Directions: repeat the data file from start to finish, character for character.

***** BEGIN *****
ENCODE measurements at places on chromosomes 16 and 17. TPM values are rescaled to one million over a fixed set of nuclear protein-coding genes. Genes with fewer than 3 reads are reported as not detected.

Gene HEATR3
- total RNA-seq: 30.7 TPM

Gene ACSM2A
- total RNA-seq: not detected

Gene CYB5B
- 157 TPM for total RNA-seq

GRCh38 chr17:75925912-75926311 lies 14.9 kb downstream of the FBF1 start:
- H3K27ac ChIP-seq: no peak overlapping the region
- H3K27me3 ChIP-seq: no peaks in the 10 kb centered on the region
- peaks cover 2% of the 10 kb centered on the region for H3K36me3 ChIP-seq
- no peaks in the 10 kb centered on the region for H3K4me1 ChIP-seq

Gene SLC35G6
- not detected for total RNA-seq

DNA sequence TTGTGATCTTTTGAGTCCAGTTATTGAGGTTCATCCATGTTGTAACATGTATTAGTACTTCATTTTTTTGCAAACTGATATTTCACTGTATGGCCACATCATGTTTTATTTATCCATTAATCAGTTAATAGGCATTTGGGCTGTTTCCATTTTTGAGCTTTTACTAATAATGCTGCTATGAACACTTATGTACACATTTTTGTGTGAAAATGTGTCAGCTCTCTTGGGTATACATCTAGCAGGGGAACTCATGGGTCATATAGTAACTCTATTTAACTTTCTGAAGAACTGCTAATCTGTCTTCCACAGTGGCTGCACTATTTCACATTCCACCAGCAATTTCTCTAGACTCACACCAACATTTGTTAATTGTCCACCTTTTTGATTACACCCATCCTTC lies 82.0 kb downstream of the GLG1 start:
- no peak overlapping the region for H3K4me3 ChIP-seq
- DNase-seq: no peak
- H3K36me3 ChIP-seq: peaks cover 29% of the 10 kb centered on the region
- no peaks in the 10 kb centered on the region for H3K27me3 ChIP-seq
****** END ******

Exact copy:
ENCODE measurements at places on chromosomes 16 and 17. TPM values are rescaled to one million over a fixed set of nuclear protein-coding genes. Genes with fewer than 3 reads are reported as not detected.

Gene HEATR3
- total RNA-seq: 30.7 TPM

Gene ACSM2A
- total RNA-seq: not detected

Gene CYB5B
- 157 TPM for total RNA-seq

GRCh38 chr17:75925912-75926311 lies 14.9 kb downstream of the FBF1 start:
- H3K27ac ChIP-seq: no peak overlapping the region
- H3K27me3 ChIP-seq: no peaks in the 10 kb centered on the region
- peaks cover 2% of the 10 kb centered on the region for H3K36me3 ChIP-seq
- no peaks in the 10 kb centered on the region for H3K4me1 ChIP-seq

Gene SLC35G6
- not detected for total RNA-seq

DNA sequence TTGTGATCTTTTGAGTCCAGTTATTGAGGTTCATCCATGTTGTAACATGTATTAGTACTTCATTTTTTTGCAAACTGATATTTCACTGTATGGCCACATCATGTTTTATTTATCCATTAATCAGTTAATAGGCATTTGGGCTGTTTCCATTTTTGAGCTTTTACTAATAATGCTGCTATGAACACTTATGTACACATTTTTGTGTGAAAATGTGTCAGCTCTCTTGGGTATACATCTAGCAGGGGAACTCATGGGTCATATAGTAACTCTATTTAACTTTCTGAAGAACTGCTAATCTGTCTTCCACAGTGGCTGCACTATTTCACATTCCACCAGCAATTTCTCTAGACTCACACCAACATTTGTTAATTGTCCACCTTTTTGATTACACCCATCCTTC lies 82.0 kb downstream of the GLG1 start:
- no peak overlapping the region for H3K4me3 ChIP-seq
- DNase-seq: no peak
- H3K36me3 ChIP-seq: peaks cover 29% of the 10 kb centered on the region
- no peaks in the 10 kb centered on the region for H3K27me3 ChIP-seq